Feature: After twists and turns, Zimbabwe recovers stolen art pieces from Europe


HARARE, Oct. 20 — Six art pieces are back on display in Zimbabwe’s main art gallery in the capital Harare, six years after they were stolen by a Polish national and smuggled out of the southern African country.
The artifacts, including two tribal face masks originally from Tanzania and four wooden headrests from the early 20th century, were recovered after the Polish man, believed to be in his mid-30s at the time of the theft, tried to sell them to an American art collector.
They were found only six months after the theft with the help of a museum security expert in Netherlands and U.S. law enforcement agents. However, the artifacts had been kept in the Zimbabwean Embassy in Germany until their return to the country on Oct. 3, Lilian Chaonwa, the National Gallery of Zimbabwe’s conservation and collections manager, told Xinhua earlier this week.
The gallery, where the Polish man stole the treasurers from, held a ceremony last week to unveil the treasurers, which were meant to be sold at around 10,000 U.S. dollars each, said Chaonwa.
She said the Polish government informed them in 2007 that the man had been tried in Poland’s courts and sentenced to an unspecified jail term.
The recovery of the pieces was made easy because the Gallery sent pictures of the artifacts to the Netherlands expert, who then forwarded them to his wide network of business colleagues including the FBI in Poland, she said.
Meanwhile, Chaonwa said the Gallery had since tightened security at its premises, as apparently, the Polish man took advantage of the lax security at the gallery.
Narrating how the theft took place, Chaonwa said the Polish national walked in like any other visitor and asked for specific original artifacts at the gallery.
He was carrying a slightly bigger bag which he was asked to leave at the reception, but he insisted that it contained his valuables and was allowed to carry it inside.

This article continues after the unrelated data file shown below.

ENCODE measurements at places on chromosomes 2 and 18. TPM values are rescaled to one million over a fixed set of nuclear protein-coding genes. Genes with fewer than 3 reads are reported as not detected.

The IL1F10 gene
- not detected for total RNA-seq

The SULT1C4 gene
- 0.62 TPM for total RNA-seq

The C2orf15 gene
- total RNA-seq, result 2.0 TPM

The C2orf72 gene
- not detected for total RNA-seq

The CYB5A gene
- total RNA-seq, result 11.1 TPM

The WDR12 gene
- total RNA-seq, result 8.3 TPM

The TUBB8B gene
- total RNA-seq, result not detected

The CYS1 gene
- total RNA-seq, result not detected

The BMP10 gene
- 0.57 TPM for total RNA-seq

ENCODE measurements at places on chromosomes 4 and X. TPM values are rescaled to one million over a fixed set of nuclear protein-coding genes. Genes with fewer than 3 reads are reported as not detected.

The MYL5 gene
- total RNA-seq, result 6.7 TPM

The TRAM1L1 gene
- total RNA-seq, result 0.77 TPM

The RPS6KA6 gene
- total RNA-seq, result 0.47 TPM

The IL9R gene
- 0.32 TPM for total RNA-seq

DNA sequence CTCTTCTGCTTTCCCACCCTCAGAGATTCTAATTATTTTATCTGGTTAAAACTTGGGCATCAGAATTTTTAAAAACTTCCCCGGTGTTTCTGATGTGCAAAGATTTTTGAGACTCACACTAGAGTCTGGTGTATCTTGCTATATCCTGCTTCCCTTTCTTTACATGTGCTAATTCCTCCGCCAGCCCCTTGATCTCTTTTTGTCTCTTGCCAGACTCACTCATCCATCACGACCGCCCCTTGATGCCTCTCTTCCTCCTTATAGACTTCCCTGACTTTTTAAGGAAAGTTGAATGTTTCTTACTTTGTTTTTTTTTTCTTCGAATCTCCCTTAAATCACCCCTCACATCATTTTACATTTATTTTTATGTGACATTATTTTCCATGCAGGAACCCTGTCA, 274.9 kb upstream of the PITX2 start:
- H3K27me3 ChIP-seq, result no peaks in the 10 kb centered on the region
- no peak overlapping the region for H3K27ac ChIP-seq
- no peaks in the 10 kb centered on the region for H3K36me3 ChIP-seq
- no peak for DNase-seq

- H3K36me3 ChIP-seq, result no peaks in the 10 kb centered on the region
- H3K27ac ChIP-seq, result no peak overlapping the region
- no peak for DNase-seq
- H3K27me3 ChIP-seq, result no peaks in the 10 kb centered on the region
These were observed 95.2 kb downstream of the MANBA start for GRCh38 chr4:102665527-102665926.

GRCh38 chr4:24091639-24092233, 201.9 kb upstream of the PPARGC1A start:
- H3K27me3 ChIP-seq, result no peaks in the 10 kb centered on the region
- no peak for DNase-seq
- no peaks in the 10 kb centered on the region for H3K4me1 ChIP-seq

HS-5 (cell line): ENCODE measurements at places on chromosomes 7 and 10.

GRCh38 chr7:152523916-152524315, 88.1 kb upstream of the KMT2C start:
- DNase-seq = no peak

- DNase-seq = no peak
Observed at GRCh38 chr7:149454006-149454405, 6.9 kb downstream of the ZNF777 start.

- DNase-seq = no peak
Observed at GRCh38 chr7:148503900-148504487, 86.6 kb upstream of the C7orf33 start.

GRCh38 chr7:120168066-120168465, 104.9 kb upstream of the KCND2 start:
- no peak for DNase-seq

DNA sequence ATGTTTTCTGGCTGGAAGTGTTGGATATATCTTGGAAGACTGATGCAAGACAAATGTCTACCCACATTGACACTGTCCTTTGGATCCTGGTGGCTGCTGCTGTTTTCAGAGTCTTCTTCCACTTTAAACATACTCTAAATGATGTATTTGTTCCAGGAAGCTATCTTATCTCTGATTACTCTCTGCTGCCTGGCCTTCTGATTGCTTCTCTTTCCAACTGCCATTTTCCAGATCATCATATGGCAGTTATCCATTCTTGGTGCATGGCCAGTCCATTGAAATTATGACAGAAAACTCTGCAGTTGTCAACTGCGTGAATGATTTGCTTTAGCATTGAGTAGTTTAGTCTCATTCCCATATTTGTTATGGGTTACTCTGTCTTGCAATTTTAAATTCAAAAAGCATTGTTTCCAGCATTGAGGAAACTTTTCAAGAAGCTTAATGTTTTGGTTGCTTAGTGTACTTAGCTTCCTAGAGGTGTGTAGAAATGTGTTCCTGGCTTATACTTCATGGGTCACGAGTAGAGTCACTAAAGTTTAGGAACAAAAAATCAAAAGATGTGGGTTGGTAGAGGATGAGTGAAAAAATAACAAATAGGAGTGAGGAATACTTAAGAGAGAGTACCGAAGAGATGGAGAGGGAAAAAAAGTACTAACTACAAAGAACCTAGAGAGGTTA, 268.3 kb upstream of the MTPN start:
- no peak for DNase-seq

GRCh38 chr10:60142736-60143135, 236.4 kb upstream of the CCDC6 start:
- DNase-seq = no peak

He was taken to the North Gallery which contains the Gallery’s permanent collections. A staff member failed to keep a close watch at him and within minutes, the Polish national was seen by another staff member hurriedly leaving.
This promoted the suspicious staff member to check with his colleague in the North Gallery if everything was alright, upon which it was discovered that some art pieces were missing.
A search around the premises was launched and the man was spotted by a gallery staff member in town, but upon requesting people around to help him apprehend the man, he was in instead assaulted by those who thought he wanted to rob the Polish national.
This gave the Polish national a chance to run away and he was spotted getting into a taxi and that is how he vanished.
An alert to the police and immigration department did not yield anything until the Netherlands expert and FBIs were roped in.
“We have since incorporated technical gadgets such as the CCTV to complement our human security. We have also increased even our alertness, training programs and refresher courses,” she said.
She labeled the theft a “misfortune” which happened “on the twinkle of an eye.” Ever since the theft, the gallery had not recorded any theft of its artifacts, she said.
Chaonwa said the theft reinforced that Zimbabwe needed to safeguard its cultural heritage. Art theft was difficult to combat if local people were not made aware of the importance of cultural artifacts, she said, adding buyers for stolen African art appeared to be more in Europe than anywhere else in the world.
The six art pieces bring to fore memories of the return, from Germany in 2003, of a plinth of one of the Zimbabwe birds looted from Great Zimbabwe around 1890.
Most of Zimbabwe’s eight symbolic stone birds were stolen during the colonial era and taken to South Africa and Germany but five of them were returned soon after the country’s independence in 1981. Only one Zimbabwe stone bird never left the country.[db:内容2]